Posted by: worshipguitarguy | December 1, 2006

Thank You, DC

533966375_l.jpgToday’s a bittersweet day for me.

Seven years ago, I was a youth volunteer when our youth pastor put together a worship band. I should’ve been the last candidate for it… I could play about three chords… none of them well… and my rhythm was atrocious. Added to that, I was a super slow learner when it came to music. 

Fortunately, the students with me weren’t perfect either, but there was one who was close… he was an eighth grader… who was way too mature for his age… a musical prodigy, the type most of us love to hate.  He quickly learned any instrument he touched. Piano, drums, guitar and bass… there was something inside of him that naturally understood music in a way I couldn’t. 

Fast forward about two years and Donnie, now a sophomore became our youth group’s worship leader. At first we wondered if his age was an issue, but we quickly saw God develop a leader in front of our eyes.

But our relationship went way beyond band members. Though nine years in age separated us, Donnie became one of my best friends. We’d spend hours talking together about life, faith, God, and the role of worship in our lives. I learned about the hurts he’d experienced as a child, and how God shaped him through them. We became accountable to each other, encouraging each other as brothers. 

As time passed I became a better musician. Though my talent was still nowhere near Donnie’s, he still insisted on having me as his guitar player. We were now receiving calls, and we started traveling, doing camps, retreats, services, and special events.  The entire time we grew closer to each other and the guys we shared our musical journey with.

That’s why I had mixed emotions when Donnie called me about two months ago.  A strong, dynamic church in West Texas was talking to him about becoming their worship leader. For him, it was the perfect opportunity, he’d be entering full-time Christian ministry at 20, in a place most worship leaders would love to be.  But it meant leaving us.  For a couple weeks, we both prayed about it, and the answer that came to both of us was the same… go.

So today he left.

Seven years, countless practices, and worship services… nights at Taco Bell after playing, discussing theology, life, and friends. Hours of loading and unloading trailers, setting up gear, and doing soundchecks. Meeting countless people all over, sharing their life stories, and praying with them.  Donnie’s the one person I’ve been with since I began playing worship. But now, a page is turning, and that chapter has closed.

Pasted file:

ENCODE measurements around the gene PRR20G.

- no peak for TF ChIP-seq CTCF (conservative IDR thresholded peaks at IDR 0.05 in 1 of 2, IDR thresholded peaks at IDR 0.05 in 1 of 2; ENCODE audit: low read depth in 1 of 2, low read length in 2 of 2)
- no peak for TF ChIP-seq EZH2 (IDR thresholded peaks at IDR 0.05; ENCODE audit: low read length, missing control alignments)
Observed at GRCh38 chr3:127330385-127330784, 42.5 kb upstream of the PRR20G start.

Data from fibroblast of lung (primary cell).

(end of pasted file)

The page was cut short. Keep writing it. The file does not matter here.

A while ago, someone told me that their ministry at church was playing music. Hearing that statement made me shake my head. As important as the music is, the truth is it’s God’s tool to connect us with our real ministry, people. My relationship with Donnie has shown me this in a powerful way… and it’s a lesson that will follow me for the rest of my life.

So thanks DC for everything.  You’ve blessed me in ways you’ll never imagine.  Good luck buddy, and I’ll be praying for you.

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Responses

  1. Bittersweet indeed. There are few experiences as intimate as making music with other musicians – especially music that honors our LORD.

  2. Yeah Donnie is probally the most talented musician I have ever worked with. He is an inspiration to us all. About a month ago, my two buddies and I had the unique opprotunity to play with Gerry and Donnie. The quality is not too great and the levels are a little unbalanced, but overall you can see the Chemistry that Donnie pocesses when leading worship…

  3. So is rhythm learnable?

  4. Absolutely, it takes some of us longer than others though… 😉

  5. Hey Thanks Buddy! I wouldn’t be here today if it wasn’t for you!
    On a side note…yes rhythm, though difficult, is very learnable. Not everyone is cursed to play like a yankee forever…

  6. I love you too… jerk!!!
    Only one guitar player’s cursed to play like a Yankee forever. 😛 😛 😛

  7. Gerry I know what you feel like. Next year the guy I play lead for/ my best friend is moving to Colorado for an worship internship. While I consider myself a average guitarist, he has insisted that I play lead with him (he is amazing). He as made me a better player and really helped show me what it is to worship and lead worship.


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